Richard Branson: The King Of Strategic Diversification

The Virgin boss is the prime example of a diversified success


In 1984, Virgin Atlantic's inaugural flight left Gatwick Airport for Newark.

Now arguably Virgin's most recognizable brand, it's easy to forget how left-field a decision it was to get the airline up and running. Before 1984, the company's portfolio was almost entirely dominated by music-related ventures, with Branson's last meaningful business move prior to starting Virgin Atlantic being the purchase of London's 'Heaven' nightclub.

The early eighties were highly successful for Virgin Records. Having signed Janet Jackson and the Rolling Stones, the label was establishing itself as a major force in the music industry. When Branson revealed he had set his sights on starting Virgin Atlantic, the company's senior directors were up in arms; why was Branson losing focus at a time when they were close to having a stable of stars, guaranteed to bring in millions in revenue every time an album was released?

The first time Branson filled a plane with passengers wasn't actually in 1984. After having a flight to the Virgin Islands cancelled, he chartered a plane. Not the billionaire he is today, Branson couldn't afford the journey alone. Undeterred, he found the passengers who were supposed to be on his flight, and sold off each seat on the chartered plane for $29. He, along with the rest of the cancelled flight's passengers, made it to the Virgin Islands that night.

It's hard to tell whether the story is embellished, but if true, it stands as further evidence that Branson is as an impulsive, yet creative entrepreneur. For James Clear - author and strategic advisor - Virgin Atlantic, above all of Branson's brands, is the most indicative of the businessman's mindset. In one of Clear's 'ten pillars of getting better' he states: 'We believe that successful people start before they feel ready and fight when it gets hard.' He believes that this philosophy is essential to successful entrepreneurship and Branson's career, as 'you will never know 'enough' nor is the timing ever 'perfect' when you start a venture.'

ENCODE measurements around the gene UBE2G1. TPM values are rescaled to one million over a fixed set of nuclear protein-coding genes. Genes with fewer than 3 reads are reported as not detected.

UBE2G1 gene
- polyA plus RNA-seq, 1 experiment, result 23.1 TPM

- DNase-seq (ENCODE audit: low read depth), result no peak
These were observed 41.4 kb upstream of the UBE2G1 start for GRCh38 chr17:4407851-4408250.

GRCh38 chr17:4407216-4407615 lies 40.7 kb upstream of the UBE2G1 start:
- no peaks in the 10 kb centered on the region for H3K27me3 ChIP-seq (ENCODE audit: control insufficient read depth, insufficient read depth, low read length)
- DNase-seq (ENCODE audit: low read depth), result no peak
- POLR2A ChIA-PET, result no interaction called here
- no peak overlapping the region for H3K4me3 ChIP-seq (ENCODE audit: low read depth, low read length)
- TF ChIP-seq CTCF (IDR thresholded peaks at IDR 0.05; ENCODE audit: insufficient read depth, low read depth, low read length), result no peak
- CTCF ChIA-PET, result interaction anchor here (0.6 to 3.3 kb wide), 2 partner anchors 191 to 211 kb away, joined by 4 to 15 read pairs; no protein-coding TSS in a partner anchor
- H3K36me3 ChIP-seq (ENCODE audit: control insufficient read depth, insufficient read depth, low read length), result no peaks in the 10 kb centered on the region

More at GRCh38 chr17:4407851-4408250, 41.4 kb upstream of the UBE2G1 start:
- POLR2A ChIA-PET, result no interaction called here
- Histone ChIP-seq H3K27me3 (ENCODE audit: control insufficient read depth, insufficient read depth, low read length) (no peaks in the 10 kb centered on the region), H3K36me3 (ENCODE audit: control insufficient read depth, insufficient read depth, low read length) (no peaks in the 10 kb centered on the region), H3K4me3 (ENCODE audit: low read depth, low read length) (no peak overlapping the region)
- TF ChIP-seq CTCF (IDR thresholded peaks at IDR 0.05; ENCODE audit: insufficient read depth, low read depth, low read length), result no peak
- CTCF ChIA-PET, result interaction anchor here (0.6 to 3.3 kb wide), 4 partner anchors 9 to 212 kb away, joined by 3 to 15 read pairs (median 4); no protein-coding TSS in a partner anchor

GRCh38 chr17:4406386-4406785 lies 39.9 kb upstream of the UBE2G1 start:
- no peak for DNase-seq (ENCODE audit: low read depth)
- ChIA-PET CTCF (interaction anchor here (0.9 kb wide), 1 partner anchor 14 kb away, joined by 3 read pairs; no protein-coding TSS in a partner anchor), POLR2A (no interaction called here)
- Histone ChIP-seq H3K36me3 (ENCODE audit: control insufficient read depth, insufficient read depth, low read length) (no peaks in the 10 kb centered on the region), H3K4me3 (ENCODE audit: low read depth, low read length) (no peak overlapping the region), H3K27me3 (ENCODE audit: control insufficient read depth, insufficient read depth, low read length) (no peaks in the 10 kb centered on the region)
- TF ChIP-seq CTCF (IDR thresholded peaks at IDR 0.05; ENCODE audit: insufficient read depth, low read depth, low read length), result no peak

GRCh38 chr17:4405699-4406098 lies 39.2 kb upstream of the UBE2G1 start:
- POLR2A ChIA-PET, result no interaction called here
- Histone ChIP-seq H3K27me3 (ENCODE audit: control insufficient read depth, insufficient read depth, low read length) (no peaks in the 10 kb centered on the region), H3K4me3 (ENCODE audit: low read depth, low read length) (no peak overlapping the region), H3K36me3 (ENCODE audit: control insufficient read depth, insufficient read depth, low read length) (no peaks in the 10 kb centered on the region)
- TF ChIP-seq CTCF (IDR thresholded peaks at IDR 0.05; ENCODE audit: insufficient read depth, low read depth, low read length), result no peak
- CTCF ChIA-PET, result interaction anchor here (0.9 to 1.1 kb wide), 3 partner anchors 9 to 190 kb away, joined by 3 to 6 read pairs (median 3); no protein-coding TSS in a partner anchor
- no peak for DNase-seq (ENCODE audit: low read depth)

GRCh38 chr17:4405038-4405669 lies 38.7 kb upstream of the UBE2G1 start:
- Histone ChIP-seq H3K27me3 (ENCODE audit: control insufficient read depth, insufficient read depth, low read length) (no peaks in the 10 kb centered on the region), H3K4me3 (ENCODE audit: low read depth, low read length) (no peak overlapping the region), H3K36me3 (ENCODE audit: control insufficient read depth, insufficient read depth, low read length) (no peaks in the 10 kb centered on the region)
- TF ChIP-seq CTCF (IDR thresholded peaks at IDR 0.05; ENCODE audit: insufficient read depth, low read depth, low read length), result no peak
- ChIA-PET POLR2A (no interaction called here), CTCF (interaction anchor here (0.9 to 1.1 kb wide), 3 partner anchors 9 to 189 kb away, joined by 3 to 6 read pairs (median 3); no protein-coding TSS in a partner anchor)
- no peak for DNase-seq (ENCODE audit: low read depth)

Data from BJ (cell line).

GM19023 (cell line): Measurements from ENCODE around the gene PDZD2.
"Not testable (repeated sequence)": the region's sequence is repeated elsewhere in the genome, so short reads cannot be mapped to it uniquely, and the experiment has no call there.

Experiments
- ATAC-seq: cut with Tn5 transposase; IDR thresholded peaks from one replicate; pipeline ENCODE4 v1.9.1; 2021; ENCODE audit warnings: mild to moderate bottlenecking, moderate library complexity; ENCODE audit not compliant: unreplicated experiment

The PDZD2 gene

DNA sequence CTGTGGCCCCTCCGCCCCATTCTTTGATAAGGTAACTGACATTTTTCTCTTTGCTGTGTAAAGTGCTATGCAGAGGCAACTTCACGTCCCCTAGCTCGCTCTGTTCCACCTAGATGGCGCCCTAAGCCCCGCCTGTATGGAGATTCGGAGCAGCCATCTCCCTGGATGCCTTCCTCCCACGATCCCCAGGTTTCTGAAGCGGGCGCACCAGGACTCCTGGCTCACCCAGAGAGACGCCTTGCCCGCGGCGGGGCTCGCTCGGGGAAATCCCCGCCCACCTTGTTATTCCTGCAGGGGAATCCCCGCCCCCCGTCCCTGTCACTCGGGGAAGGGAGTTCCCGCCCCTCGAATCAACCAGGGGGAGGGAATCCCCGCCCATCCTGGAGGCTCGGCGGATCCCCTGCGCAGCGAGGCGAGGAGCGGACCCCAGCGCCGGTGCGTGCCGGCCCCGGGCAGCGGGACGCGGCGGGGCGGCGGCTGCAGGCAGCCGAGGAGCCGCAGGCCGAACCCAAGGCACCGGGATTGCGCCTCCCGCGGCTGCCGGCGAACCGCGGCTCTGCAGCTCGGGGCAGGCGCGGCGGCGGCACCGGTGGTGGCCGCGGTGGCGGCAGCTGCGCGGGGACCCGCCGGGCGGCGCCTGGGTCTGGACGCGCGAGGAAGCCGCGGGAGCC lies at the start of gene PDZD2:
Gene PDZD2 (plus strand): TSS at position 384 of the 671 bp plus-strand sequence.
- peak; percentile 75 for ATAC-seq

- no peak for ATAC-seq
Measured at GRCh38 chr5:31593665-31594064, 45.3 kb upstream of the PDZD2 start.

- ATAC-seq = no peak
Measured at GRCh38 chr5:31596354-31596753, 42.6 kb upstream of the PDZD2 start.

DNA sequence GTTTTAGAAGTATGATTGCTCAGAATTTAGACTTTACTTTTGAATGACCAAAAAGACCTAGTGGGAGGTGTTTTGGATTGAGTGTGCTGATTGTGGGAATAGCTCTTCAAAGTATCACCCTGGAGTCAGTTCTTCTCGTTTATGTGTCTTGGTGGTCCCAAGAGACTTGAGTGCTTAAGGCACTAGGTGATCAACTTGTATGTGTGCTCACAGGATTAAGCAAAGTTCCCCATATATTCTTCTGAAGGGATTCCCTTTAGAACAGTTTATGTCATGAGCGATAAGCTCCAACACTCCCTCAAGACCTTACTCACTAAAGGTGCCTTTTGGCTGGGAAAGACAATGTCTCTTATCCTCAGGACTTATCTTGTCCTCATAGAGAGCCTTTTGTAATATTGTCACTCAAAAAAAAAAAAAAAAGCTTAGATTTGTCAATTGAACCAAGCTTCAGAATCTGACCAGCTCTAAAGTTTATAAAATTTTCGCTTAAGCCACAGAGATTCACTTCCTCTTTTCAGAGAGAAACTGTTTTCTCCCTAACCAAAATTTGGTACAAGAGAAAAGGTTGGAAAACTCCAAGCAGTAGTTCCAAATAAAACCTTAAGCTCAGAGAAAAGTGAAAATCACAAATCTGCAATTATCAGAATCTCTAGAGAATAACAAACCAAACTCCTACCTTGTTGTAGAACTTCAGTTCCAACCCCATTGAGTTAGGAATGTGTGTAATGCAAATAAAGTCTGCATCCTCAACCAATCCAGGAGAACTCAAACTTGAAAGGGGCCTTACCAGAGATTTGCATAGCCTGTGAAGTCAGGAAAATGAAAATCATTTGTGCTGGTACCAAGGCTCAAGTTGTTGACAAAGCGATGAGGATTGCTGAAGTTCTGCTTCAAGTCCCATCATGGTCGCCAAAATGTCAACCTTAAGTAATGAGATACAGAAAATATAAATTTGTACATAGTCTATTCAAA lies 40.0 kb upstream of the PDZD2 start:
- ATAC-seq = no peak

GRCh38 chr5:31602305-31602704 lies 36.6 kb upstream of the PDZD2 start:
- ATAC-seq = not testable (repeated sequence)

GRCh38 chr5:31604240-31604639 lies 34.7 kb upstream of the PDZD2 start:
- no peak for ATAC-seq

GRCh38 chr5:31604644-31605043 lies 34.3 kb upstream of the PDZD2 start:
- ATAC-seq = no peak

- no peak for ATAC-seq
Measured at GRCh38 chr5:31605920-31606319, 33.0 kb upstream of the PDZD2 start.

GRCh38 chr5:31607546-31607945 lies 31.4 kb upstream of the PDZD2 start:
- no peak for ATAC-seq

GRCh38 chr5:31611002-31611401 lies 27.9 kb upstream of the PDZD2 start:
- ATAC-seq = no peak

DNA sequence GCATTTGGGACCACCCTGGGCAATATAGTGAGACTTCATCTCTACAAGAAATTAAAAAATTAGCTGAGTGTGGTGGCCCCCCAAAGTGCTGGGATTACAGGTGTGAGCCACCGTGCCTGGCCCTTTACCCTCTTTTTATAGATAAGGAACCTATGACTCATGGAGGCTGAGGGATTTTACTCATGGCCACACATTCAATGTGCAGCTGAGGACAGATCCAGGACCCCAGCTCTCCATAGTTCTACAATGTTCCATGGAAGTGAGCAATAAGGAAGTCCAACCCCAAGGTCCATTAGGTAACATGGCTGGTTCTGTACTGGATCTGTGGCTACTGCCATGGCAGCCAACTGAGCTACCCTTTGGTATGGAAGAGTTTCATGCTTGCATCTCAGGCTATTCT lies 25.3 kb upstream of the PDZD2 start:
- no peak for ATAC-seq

After attending a panel session with Branson, Clear, while impressed by the candidness of the Virgin boss's answers, didn't believe he possessed a superior intellect, but that his 'screw it, just do it' mentality was what made him stand out. More than anything, his willingness to start a new venture before he or his company is ready defines him as a businessman - someone who's happy to take risks if the reward is great.

The EasyGroup - most famous for its airline easyJet - has adopted a similar strategy, but with the airline acting as the organizations's platform. The company, for example, now operates in the hotel industry and owns a number of gyms in London. In fact, Amazon and Google have also earmarked diversification as the key to organizational growth. Amazon still pumps almost every dime it makes back into product development and R&D, and the successful release of its Prime service shows that it's working. Jeff Bezos announced that Apple and Google products would no longer be available on Amazon because of their incompatibility with Prime, further evidence that the company is willing to sacrifice short-term profits to promote diversification. To add to this, Google's creation of Alphabet was specifically done to drive diversification according to its founders, allowing executives to concentrate on non-core initiatives.

This approach, however, remains uncommon in today's marketplace. For many, it makes strategic sense for companies to stick to what they know, and if diversification is needed, that change is at least linked to a core product in some way. And you can't just say that because Branson's approach worked for him, it's going to work for you - luck and timing always play an important role. For every example of success, there's one of failure. Snapchat's recent decision to move into online payments with 'Snapcash' has proved unsuccessful, with some even claiming it threatens to damage the wider Snapchat brand.

What Branson's actions do show, however, is that diversification, as a strategy, can work and is being adopted by some of the world's most profitable companies.


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